that you get to the target of 50 per cent by only inviting the
people who are in that particular circle at the moment. Would
you like to comment?
(Ms Glover) I do not think it is a starting point,
I think it is a finishing point, because if it is by invitation
only those people are not going to go back to their homes and
talk to a wide and diverse range of other women about how they
spent their day. They will all probably know each other and talk
about it amongst themselves and it will send out exactly the wrong
image to other women about who should be involved. I do not know
where the roadshows are taking place but I rather fear they might
be during working hours at local county halls, or whatever it
is, and, to be honest, you have to go to schools and have a meeting
at 3.30 so the mums who are picking up their kids can just pop
in and have a chat and find out a bit more information. You have
to go to places where you are going to be finding the kind of
people who are not automatically applying at the moment, and that
cannot be by invitation only at all. It is not a helpful way to
start an initiative.
517. I would like to make one more point. Something
I try to pick up on is bringing more women into politics, which
I have rather dedicated myself to do within my party. My feeling
is that though, when you do not get something, the hurt for men
and women must be the same, I have the feeling that women are
more likely not to apply again, not to try again with that same
level of hurt. That is a very sexist thing to say but I think
it is something quite important to talk about. We touched on how
you would feel if you were not offered anything but I am wondering
if this is something you can offer to your listeners, that you
really have to be very determined and very thick-skinned as a
woman to get through all these barriers, and if you do get rebuffed
at the end of the line it is actually very painful. I feel very
protective of other people about this.
(Ms Glover) Certainly if I do not get selected for
anything I will think it is my fault. I will think it is because
I have not done enough and I did not have enough qualifications
to put down. I do think perhaps men might think, "What a
terrible system, all these stupid bodies, they didn't pick me."
There is a certain type of woman who I am sure would feel exactly
the same but I think it is a good point. I certainly would not
bother trying again, I would say, "Right, I am not that type
of girl, I'll keep out of it, it's for other people."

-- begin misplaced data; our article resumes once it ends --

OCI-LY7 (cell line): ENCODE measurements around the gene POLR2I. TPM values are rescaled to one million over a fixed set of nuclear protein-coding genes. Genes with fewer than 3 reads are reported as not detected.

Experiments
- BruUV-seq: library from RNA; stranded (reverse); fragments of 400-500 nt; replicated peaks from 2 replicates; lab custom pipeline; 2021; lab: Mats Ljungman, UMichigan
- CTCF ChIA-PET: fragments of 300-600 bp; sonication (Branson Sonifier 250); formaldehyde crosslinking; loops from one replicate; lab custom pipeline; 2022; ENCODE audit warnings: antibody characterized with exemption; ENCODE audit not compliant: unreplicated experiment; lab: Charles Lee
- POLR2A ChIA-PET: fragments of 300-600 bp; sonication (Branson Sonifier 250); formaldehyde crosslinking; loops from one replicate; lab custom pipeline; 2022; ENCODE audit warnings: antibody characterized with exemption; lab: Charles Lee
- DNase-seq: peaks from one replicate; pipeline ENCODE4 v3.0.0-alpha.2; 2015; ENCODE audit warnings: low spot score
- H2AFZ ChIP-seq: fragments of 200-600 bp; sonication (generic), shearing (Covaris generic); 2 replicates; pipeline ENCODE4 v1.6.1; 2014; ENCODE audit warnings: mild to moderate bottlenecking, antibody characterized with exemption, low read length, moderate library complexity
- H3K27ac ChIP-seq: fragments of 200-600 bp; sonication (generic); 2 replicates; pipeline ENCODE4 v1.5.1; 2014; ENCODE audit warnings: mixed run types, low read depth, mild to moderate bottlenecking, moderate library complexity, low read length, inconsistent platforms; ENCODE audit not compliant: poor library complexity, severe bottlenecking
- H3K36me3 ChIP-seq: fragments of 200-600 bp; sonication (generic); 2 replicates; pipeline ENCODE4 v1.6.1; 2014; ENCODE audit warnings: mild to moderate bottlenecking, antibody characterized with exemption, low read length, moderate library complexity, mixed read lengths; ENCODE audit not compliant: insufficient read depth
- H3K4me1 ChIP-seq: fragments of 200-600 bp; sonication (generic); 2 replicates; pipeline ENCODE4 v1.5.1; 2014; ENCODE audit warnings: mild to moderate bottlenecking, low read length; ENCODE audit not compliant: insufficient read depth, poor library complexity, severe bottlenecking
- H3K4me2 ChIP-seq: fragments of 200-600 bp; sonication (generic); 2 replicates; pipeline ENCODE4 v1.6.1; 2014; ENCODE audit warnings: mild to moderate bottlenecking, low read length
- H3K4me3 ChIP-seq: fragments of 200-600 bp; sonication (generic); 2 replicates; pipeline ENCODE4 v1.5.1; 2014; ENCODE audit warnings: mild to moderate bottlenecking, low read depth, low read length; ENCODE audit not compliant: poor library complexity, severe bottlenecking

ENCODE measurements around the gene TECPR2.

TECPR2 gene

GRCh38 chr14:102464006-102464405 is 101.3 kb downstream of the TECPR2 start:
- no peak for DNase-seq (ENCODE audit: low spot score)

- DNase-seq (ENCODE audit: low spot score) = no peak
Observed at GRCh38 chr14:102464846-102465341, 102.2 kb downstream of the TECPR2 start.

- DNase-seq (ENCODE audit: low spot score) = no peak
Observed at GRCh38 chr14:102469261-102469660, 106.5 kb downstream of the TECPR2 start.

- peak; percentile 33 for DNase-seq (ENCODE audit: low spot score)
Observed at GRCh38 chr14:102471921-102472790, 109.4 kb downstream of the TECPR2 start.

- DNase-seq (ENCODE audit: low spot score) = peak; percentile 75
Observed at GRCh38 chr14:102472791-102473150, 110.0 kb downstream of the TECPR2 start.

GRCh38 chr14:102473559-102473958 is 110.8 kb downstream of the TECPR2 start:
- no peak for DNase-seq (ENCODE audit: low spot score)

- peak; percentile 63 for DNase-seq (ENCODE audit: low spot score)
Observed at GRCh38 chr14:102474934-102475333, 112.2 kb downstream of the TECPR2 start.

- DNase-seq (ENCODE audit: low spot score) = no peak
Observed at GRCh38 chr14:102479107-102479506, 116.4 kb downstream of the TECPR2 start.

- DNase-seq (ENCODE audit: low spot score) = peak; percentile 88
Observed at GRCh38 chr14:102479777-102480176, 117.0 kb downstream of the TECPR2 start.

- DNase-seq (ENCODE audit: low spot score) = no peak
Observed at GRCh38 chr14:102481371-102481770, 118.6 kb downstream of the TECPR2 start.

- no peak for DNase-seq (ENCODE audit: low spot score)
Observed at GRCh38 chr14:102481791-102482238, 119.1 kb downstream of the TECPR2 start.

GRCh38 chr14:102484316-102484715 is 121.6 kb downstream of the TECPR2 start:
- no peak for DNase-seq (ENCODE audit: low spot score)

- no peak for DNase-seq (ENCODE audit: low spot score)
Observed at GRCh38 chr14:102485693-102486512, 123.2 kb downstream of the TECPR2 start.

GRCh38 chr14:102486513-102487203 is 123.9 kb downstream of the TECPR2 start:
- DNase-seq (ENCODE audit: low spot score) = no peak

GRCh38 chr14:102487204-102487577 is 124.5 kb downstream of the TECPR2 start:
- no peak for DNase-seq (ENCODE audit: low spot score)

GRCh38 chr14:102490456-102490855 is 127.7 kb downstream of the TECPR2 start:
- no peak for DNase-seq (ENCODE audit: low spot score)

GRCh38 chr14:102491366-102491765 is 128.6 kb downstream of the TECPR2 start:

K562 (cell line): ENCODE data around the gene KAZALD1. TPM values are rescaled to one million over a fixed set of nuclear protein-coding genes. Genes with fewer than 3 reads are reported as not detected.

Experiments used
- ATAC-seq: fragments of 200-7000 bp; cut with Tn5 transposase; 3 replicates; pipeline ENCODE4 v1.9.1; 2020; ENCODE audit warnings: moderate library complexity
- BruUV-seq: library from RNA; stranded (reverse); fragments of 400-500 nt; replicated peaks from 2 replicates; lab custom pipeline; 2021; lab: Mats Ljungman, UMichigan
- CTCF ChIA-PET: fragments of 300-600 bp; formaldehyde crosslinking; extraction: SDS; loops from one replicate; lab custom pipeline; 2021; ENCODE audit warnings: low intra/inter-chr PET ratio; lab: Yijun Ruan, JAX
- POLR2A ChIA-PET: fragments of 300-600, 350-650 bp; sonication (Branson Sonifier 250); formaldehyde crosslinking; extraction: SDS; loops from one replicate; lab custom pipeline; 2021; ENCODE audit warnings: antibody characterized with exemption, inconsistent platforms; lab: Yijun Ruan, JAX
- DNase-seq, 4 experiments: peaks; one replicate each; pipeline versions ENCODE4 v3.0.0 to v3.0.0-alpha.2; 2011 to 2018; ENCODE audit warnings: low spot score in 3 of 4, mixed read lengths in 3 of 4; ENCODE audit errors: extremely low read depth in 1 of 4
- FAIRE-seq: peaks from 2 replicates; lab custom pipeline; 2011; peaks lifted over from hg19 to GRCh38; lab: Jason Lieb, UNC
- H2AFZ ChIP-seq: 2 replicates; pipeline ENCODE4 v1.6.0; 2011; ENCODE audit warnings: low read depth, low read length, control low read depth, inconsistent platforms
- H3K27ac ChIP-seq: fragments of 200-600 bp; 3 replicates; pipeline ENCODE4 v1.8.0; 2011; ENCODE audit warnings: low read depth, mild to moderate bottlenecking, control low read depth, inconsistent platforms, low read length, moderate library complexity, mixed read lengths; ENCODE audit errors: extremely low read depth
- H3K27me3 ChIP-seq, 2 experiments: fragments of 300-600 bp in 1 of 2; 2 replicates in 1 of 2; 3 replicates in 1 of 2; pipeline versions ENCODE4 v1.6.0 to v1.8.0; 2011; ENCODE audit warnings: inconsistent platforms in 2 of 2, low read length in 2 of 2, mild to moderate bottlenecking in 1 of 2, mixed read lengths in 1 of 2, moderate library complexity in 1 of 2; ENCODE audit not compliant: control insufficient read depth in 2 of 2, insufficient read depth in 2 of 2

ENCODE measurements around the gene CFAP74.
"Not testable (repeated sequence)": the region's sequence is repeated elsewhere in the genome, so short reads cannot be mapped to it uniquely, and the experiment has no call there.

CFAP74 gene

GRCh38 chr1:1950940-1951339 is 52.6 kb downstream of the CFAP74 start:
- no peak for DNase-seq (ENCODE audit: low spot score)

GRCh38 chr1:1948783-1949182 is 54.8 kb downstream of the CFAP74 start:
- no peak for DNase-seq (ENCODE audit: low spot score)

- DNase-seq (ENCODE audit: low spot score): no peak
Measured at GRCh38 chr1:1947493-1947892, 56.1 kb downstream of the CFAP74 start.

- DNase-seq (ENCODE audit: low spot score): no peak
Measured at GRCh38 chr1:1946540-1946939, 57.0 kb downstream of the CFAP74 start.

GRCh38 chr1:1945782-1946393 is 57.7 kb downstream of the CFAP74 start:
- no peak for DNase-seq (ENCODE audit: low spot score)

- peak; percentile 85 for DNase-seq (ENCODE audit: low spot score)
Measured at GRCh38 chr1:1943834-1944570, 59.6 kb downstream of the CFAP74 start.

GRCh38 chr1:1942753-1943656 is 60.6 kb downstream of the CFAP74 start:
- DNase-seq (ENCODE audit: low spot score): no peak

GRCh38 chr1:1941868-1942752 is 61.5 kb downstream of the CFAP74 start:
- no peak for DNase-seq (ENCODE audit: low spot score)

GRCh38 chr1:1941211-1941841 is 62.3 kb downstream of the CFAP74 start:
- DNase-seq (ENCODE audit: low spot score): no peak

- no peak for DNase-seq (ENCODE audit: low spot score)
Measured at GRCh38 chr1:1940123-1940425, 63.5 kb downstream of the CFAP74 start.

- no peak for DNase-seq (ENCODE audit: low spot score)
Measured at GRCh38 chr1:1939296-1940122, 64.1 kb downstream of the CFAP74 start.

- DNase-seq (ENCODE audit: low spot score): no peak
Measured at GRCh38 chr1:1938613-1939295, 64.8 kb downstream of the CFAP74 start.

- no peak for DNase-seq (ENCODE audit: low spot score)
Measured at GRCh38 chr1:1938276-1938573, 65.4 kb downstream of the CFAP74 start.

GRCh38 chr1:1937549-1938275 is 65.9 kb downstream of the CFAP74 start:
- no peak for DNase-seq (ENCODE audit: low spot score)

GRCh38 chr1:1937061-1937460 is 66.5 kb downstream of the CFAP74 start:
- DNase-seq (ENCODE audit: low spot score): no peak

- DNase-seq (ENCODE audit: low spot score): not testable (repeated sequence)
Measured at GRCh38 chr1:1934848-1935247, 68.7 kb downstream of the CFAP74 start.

518. There is the old story about a couple going
into an interview, the man will focus on all the things he can
do, whereas the woman will say, "I cannot do that, I cannot
do that", and that is my fear about this, that once rejected
it is really hard to keep going. You might have been rejected
for all sorts of reasons at a local level, so if you could pick
up on that in your work I think it is incredibly important.
(Ms Glover) I think that is why it would be helpful
to know a little more about what all these bodies are expecting
in a very practical sense, what it does involve doing, how many
hours are spent at the meetings, do you then get out and about,
do you help form the decisions, so you can get a better picture.
If you want women certainly who are thinking of returning to work
after they have had a familyand it was suggested that some
women might view this as a way of returning to work and I completely
disagree with that, because work does imply you give your time
and someone pays you, hopefully quite handsomely for it, and this
certainly would not be thatyou have to give people a better
picture of exactly what it is they are walking into, so they can
work out whether or not they do feel comfortable with it, confident
about it and suitable for it.
Chairman: We bleed too, you know!
519. As a matter of interest, do you have any
idea of the geographical spread of Five Live? You said "Dave
from Middlesex". Is Five Live going out throughout the whole
of the UK including Northern Ireland?
(Ms Glover) It certainly is not, although after midnight
it is going out on Radio Scotland and Radio Cumbria as well.